Campus Services (CS) is facing some challenges with the University’s installation of new standardized waste bins, including trash overflow during peak periods and missorted trash, according to Associate Vice President for Facilities Management Todd Kerzie. The new waste disposal system, which has already seen some improvement in landfill diversion, was part of the updated waste management policy implemented in January.

After CS purchased and installed new waste bins, people have been discarding items in the wrong bins. As a result, waste “rejections” have been occurring at an off-site collection facility. Rejections happen when a particular waste bag contains too much of another type of waste and the facility redirects the waste to a different recycling center or a landfill site. Indoor waste bins have also faced issues with trash being improperly sorted, with most rejections occurring in Greek housing, the DUC-ling and Cox Dining Hall, according to Kerzie.

The five different containers are compost, plastic/cans, mixed paper, white paper and landfill. CS spent between $200,000 and $300,000 on the new waste bins, the Wheel reported on Nov. 8, 2017.

“Implementing the policy has been the easy part,” Vice President for CS Matthew Early said. “The only thing is people now moving forward with the policy, especially on the external containers across campus. I still see plastic and aluminum cans placed in the composting containers.”

Within the first month of implementation, total waste diverted from landfill trash to recycling or compost increased by 5 percent to 66 percent, Kerzie wrote in a March 2 email to the Wheel. The University diverted 75 percent of its waste from landfill in February, Kerzie wrote in an April 10 email to the Wheel. For comparison, the diversion rate for the 2017 fiscal year ending on Aug. 31, 2017 was 59 percent, according to the CS website. The University’s goal is a 95 percent diversion rate by 2025.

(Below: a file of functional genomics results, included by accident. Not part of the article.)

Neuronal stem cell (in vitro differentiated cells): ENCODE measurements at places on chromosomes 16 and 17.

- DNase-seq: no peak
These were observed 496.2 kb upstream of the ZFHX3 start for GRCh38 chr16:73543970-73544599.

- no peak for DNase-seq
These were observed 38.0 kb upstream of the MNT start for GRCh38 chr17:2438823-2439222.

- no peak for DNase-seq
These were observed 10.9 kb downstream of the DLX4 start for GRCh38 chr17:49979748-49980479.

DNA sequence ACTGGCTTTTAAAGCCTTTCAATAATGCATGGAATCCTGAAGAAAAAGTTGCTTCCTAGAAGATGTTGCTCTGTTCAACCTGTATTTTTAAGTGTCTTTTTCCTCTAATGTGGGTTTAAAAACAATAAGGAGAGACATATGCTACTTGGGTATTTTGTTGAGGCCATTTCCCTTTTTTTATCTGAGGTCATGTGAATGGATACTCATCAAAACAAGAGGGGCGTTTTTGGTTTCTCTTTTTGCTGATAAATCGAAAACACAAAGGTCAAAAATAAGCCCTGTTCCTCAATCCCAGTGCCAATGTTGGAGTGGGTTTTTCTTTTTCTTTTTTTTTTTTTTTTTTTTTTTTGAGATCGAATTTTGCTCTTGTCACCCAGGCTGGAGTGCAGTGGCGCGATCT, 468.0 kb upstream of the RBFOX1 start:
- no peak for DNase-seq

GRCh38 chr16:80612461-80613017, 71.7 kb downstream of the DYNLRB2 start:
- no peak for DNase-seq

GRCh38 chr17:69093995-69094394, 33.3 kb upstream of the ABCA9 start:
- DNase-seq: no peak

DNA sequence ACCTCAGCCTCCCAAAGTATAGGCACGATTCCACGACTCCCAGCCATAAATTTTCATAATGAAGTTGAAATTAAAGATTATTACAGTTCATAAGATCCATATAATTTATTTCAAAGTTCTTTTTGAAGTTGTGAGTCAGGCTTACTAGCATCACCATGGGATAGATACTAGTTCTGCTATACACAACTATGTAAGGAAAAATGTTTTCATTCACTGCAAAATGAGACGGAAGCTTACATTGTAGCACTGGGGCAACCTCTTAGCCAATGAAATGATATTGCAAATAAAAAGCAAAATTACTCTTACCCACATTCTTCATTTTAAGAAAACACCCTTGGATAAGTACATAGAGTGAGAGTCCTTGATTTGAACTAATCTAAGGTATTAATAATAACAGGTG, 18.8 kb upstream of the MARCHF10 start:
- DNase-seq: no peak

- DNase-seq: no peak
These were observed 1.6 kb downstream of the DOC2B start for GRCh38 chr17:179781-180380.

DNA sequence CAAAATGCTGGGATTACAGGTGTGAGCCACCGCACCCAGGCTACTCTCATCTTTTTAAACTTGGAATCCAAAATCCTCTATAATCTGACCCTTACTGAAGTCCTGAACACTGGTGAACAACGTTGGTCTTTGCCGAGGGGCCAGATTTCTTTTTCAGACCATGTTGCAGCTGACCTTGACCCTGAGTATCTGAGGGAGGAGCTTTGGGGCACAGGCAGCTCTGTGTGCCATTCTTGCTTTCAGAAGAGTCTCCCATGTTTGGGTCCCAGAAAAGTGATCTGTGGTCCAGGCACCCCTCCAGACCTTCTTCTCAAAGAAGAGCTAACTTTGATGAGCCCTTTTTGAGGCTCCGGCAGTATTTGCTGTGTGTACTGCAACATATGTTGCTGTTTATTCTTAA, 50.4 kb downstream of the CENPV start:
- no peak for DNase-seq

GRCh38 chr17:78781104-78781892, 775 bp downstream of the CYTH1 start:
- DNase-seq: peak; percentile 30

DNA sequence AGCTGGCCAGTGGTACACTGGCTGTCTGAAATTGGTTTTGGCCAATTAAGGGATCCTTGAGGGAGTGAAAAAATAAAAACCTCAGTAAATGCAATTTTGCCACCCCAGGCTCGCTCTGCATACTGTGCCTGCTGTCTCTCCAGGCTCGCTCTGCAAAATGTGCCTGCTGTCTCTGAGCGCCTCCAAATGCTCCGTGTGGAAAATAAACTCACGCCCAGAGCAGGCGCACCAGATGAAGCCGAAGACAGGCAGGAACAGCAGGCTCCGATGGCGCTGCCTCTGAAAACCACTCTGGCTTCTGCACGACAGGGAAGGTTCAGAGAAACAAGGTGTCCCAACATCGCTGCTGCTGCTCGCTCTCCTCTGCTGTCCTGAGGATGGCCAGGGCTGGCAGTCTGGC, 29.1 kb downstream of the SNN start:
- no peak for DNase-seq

Cahoon Family Professor of American History Patrick Allitt, who lectures in Bowden Hall, said that people put food waste in the recycling or landfill bins that are not serviced as frequently, causing an unpleasant odor in the area.

“The problem … is that the food waste smells terrible and the container doesn’t get cleaned out often enough,” Allitt said. “So most of the time the entire History Department is contaminated with the nasty smell of old, almost rotten food waste.”

Allitt added that he thinks that the new policy of sorted trash bins is “very sensible.”

Matthew Callahan, a CS custodian who services recycling bins for fraternity houses on Eagle Row, said that missorted trash is a campus-wide issue but it is especially prevalent in fraternity houses.

Early said that CS custodial staff have shown him images of how one fraternity house has Hefty trash bags placed around the house to collect all forms of trash. These bags, containing unsorted garbage, are then disposed of in recycling containers meant only for plastic, metals and paper.

“I don’t know if it’s an education thing or if people don’t want to take that extra second [to separate waste components],” Early said.

Kerzie and Director of the Office of Sustainability Initiatives (OSI) Ciannat Howett both acknowledged that recycling and compost bins outside Cox Hall frequently overflow during lunchtime.

“It’s sort of a nice problem when your compost bins are overflowing because it means you’re being successful,” Howett said. “We need eyes and ears on the ground to help us … [students will email us] and say ‘Oh, the bins are overflowing on Cox Hall Bridge’ and we can say ‘Oh, great, we’ve got to find a solution for that.’ ”

To resolve the issue, CS and Emory Dining are ordering Bigbelly solar trash compactors and increasing the number of bins that surround the staircases and elevator leading to Cox Hall, Kerzie said. A lease to pilot a Bigbelly compactor is “being worked out” with the Bigbelly company and the compactor will be placed near Cox Hall once it arrives.

As of March 5, there are 26 combined recycling and compost bins around Cox Hall. During the “two to three hours” of the lunch rush, those bins are serviced “every 15 minutes,” according to OSI Intern Jamie Nadler (19C).

According to Howett, Emory’s “Waste Think Tank,” comprised of employees in OSI, CS, Building and Residential Services (BRS) and the Environmental Health and Safety Office (EHSO), has been brainstorming ideas about how to move forward with the new policies in an attempt to address this issue.

OSI is responsible for educating faculty, staff and students on sustainability initiatives, according to the Waste Management Policy. Howett said the University is working with a team of faculty, staff and students who help Emory community members understand the new policy and how to sort waste appropriately.

Howett attributes the organization and coordination of the new waste policy to the work of the Waste Think Tank.

While CS has not yet reached out to Greek organizations about waste management concerns, “the Residence Life and Housing Operations staff has been monitoring and providing additional guidance to the individual Greek organizations as this sustainability initiative continues to be implemented and refined,” Kerzie said.

Devin Bog contributed reporting.